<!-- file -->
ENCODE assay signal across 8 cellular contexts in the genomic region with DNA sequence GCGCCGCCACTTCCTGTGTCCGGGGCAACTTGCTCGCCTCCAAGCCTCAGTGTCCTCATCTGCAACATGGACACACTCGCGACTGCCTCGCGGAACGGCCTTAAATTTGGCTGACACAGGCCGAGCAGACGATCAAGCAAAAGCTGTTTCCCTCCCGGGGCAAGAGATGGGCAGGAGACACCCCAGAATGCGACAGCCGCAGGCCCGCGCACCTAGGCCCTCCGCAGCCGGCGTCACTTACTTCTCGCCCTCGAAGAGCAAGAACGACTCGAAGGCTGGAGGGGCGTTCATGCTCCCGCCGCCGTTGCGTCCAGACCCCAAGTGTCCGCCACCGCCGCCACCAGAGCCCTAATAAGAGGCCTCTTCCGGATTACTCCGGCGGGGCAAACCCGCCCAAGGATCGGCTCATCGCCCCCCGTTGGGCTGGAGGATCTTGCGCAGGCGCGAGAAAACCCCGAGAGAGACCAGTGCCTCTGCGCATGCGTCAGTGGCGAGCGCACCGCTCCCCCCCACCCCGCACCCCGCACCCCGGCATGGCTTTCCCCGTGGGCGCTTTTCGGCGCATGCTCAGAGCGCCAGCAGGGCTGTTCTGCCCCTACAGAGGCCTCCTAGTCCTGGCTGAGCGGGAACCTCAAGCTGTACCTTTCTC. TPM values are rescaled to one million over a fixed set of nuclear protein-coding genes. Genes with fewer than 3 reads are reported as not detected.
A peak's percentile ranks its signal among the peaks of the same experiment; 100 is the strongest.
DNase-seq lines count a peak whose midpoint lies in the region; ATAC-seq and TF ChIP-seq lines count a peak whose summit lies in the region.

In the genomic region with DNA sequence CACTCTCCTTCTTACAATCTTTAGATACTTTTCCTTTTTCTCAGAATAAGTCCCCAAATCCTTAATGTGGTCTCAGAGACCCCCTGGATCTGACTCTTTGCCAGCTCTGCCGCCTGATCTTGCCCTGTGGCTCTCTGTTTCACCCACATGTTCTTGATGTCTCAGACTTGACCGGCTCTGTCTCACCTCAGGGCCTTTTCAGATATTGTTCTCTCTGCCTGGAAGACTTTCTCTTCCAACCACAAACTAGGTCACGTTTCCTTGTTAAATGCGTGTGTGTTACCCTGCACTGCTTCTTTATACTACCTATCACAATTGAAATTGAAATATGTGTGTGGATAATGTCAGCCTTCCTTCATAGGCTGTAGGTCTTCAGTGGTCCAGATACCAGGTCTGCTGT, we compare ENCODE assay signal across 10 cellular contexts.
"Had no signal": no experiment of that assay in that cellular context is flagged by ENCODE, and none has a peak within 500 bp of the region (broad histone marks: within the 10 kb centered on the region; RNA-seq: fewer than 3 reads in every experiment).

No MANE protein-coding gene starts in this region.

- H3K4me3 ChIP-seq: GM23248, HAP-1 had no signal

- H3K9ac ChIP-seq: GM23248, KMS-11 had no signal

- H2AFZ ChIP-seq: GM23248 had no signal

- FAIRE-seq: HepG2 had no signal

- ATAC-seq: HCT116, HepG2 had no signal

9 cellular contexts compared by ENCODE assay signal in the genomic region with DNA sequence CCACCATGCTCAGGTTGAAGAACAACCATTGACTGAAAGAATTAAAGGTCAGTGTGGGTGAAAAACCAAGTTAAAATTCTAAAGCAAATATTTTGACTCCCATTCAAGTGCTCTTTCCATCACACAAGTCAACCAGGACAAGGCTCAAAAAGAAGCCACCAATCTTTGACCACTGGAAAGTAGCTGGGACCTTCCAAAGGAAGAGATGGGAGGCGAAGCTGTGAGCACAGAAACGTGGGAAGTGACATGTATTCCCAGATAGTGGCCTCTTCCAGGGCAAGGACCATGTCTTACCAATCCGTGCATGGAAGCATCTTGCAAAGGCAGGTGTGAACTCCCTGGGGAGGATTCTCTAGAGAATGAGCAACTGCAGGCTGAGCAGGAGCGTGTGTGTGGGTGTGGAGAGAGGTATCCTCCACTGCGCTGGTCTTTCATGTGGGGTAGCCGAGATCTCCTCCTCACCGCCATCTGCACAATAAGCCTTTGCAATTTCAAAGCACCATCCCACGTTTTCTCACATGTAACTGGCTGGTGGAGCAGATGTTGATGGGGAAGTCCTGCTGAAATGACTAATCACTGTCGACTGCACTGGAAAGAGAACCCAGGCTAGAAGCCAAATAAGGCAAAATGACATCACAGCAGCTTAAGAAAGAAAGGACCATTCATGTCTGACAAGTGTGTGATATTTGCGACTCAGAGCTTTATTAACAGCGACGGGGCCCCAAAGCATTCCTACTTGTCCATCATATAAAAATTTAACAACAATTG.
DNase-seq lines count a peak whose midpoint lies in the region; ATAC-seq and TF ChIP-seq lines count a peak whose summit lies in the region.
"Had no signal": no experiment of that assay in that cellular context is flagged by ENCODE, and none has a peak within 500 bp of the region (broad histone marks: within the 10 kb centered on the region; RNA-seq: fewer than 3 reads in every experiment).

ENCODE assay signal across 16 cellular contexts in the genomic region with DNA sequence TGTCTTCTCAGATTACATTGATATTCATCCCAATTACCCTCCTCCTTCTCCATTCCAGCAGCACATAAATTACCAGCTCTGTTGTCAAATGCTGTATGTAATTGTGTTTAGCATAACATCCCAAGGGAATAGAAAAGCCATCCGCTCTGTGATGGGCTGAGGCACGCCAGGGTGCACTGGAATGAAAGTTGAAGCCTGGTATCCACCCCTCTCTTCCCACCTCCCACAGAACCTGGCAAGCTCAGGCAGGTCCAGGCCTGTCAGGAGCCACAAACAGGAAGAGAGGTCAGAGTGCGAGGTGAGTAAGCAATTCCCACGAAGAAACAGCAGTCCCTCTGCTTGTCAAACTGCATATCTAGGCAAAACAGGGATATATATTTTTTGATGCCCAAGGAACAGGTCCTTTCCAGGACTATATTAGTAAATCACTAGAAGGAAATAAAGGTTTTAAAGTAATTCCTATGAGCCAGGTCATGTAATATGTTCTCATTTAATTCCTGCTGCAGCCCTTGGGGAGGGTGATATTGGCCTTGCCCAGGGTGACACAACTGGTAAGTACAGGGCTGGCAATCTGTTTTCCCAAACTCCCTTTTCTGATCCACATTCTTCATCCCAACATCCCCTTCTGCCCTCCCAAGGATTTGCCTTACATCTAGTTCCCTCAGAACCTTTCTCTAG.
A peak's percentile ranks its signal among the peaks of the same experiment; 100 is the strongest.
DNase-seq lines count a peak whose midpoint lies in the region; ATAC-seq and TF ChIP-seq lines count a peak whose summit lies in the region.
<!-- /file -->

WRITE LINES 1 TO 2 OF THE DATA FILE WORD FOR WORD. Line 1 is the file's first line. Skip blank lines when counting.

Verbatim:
ENCODE assay signal across 8 cellular contexts in the genomic region with DNA sequence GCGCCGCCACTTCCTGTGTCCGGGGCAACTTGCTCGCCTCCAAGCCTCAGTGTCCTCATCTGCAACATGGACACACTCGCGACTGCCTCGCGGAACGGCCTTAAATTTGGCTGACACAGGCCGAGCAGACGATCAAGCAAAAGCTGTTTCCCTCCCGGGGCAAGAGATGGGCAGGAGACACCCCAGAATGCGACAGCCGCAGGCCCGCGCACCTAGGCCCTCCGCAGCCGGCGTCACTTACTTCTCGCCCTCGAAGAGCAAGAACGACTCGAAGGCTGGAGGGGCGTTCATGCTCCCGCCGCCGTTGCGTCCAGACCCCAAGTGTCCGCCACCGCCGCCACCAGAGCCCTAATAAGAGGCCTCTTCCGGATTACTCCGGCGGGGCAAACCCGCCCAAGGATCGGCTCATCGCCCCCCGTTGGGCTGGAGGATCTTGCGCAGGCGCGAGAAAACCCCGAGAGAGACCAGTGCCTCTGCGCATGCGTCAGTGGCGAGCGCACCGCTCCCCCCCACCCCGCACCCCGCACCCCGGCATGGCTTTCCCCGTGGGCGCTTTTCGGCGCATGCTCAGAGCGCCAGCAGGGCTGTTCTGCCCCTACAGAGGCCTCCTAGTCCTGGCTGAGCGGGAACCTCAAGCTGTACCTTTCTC. TPM values are rescaled to one million over a fixed set of nuclear protein-coding genes. Genes with fewer than 3 reads are reported as not detected.
A peak's percentile ranks its signal among the peaks of the same experiment; 100 is the strongest.